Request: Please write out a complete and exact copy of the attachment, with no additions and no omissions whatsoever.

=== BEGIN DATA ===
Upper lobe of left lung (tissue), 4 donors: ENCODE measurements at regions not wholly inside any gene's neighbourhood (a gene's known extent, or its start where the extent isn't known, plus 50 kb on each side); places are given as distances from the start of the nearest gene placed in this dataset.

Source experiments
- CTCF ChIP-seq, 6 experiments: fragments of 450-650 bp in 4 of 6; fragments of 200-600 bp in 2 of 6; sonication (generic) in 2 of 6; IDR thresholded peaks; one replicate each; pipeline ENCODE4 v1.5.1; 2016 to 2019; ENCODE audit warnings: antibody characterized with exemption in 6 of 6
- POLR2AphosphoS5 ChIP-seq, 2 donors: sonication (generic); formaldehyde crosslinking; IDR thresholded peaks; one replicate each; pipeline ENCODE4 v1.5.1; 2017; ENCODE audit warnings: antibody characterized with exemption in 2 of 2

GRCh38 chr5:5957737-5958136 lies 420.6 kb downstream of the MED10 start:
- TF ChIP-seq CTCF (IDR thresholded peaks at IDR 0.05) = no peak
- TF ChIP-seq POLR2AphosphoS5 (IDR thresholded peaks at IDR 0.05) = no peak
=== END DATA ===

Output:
Upper lobe of left lung (tissue), 4 donors: ENCODE measurements at regions not wholly inside any gene's neighbourhood (a gene's known extent, or its start where the extent isn't known, plus 50 kb on each side); places are given as distances from the start of the nearest gene placed in this dataset.

Source experiments
- CTCF ChIP-seq, 6 experiments: fragments of 450-650 bp in 4 of 6; fragments of 200-600 bp in 2 of 6; sonication (generic) in 2 of 6; IDR thresholded peaks; one replicate each; pipeline ENCODE4 v1.5.1; 2016 to 2019; ENCODE audit warnings: antibody characterized with exemption in 6 of 6
- POLR2AphosphoS5 ChIP-seq, 2 donors: sonication (generic); formaldehyde crosslinking; IDR thresholded peaks; one replicate each; pipeline ENCODE4 v1.5.1; 2017; ENCODE audit warnings: antibody characterized with exemption in 2 of 2

GRCh38 chr5:5957737-5958136 lies 420.6 kb downstream of the MED10 start:
- TF ChIP-seq CTCF (IDR thresholded peaks at IDR 0.05) = no peak
- TF ChIP-seq POLR2AphosphoS5 (IDR thresholded peaks at IDR 0.05) = no peak